I did put this under "art". It's not (well, yes it is in a way) messy art but it was wide open for how they wanted to do it. I'm not all into sticky foamies. Sometimes these type of foamies are really hard to peel off the backs but they did well today, for the most part. We set it up with foamies on the left, paper in the center, bowl for backings on the right to help with that left to right concept and sense of order. When they got as many foamies as they wanted, they set it aside and mixed blue food coloring into a bowl of salt. Stir, stir, stir! Then they added "waves". The top two are older children and I asked them if they wanted me to show them how to make a wave. "Yes!" So we did one wave hand over hand. Then they made their own wave(s). The child who owns the bottom piece of artwork did not want me to help him. Re: pictures on the top- child on the left is "more into" math and fine motor is lacking a bit, for various reasons. The child on the right is more into that nitty gritty fine motor stuff and appreciates order and you can see the difference in their waves (especially when they do it with markers. It's hard to squeeze and move that glue bottle!) and their placement of the foam shapes. The picture on the top left, that child was telling me he was going to make a pattern and told me what it was going to be (a correct pattern, by the way) then he got busy and there wasn't room to make the pattern he wanted so he changed his mind. :-P Oh, I love to listen to them talk, sometimes to themselves and sometimes to me. After awhile you begin to know when to actually say something and when to let them do their thing without interruption.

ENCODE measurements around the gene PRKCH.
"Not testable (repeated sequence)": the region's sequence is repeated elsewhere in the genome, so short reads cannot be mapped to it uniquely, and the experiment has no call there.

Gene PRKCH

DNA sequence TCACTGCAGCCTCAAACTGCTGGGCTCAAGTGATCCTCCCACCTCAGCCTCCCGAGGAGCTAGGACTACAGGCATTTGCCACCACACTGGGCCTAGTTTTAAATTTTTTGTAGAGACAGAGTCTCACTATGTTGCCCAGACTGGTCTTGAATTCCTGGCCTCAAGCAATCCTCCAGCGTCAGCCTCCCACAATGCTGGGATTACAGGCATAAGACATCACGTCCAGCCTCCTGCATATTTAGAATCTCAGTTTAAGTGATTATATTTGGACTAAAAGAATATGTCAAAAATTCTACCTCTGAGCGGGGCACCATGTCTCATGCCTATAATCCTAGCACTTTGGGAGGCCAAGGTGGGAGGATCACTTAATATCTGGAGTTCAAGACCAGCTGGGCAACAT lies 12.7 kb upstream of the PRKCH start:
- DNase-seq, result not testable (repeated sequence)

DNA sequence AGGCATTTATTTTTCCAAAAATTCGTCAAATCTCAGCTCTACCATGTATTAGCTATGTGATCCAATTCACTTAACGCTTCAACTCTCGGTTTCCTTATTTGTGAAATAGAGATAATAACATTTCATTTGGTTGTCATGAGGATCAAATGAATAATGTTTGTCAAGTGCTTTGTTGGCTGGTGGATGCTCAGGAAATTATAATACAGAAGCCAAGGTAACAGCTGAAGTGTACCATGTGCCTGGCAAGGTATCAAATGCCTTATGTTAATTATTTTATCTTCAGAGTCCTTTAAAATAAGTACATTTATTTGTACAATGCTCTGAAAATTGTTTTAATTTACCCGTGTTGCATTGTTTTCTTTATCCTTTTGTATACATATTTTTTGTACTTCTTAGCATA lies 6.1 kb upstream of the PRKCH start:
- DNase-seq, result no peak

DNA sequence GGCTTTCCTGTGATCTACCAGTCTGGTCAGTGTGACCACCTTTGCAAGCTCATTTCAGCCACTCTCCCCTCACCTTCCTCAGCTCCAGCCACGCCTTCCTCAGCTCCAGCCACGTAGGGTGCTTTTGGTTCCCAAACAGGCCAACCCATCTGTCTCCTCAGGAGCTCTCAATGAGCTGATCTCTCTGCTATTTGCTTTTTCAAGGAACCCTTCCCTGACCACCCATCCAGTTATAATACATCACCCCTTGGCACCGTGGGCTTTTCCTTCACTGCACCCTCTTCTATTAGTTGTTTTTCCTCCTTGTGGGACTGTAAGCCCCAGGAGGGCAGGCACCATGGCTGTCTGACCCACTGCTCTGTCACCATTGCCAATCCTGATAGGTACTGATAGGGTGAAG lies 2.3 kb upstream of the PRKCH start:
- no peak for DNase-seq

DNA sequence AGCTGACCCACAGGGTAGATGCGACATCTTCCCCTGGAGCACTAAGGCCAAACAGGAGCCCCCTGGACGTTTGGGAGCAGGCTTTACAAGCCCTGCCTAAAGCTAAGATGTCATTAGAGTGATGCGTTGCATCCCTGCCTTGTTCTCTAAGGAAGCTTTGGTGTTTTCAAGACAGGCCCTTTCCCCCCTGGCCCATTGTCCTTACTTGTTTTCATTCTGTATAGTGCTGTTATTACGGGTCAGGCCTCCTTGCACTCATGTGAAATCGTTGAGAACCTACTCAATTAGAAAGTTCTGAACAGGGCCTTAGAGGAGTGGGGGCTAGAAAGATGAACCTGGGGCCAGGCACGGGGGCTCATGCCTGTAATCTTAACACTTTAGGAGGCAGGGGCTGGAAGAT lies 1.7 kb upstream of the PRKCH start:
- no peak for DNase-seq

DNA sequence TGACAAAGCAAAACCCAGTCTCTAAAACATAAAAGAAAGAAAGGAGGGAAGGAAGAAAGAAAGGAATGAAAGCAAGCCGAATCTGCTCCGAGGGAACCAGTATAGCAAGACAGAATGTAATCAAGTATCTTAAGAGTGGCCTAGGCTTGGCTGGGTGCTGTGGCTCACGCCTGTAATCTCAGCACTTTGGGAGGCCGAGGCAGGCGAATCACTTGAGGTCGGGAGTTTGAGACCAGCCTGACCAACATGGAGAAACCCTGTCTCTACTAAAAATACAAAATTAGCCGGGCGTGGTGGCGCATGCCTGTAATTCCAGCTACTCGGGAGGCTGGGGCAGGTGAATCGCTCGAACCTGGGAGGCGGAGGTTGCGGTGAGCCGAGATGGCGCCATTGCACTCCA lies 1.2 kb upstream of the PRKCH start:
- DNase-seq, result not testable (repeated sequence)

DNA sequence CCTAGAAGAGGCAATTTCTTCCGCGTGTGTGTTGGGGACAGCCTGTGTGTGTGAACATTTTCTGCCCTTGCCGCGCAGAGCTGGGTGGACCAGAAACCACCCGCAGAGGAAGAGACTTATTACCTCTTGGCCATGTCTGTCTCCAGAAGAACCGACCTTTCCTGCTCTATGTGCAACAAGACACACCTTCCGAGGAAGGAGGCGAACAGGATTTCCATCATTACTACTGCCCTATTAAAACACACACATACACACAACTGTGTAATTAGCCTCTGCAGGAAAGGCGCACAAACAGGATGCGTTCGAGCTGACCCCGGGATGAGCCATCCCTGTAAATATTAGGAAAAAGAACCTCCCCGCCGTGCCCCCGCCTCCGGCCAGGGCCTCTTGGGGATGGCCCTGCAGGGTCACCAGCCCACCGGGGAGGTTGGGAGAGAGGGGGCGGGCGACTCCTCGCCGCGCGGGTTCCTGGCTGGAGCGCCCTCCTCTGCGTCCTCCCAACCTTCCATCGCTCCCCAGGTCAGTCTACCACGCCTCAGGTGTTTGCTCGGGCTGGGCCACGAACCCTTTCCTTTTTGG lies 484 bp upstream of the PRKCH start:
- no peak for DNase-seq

Two more sites for you:
We did an Ocean themed "What's the Difference?" page today. I'm big on children noticing detail and this page fit into our theme. (Also helped with drawing circles). You should be able to find it at the above site.
We also did an I See Fish booklet, color review, counting sets and scissors. I'm not sure if that was a free booklet or not. This is the one site that I actually pay a membership for. This site often has color and black & white options. The b&w options are often smaller and that makes it nice for your preschoolers!
Oh, we've had fun the last couple days and there are still a couple more days so you can see why it was better for me to post today ;-) instead of waiting to the end of the week. Fun stuff!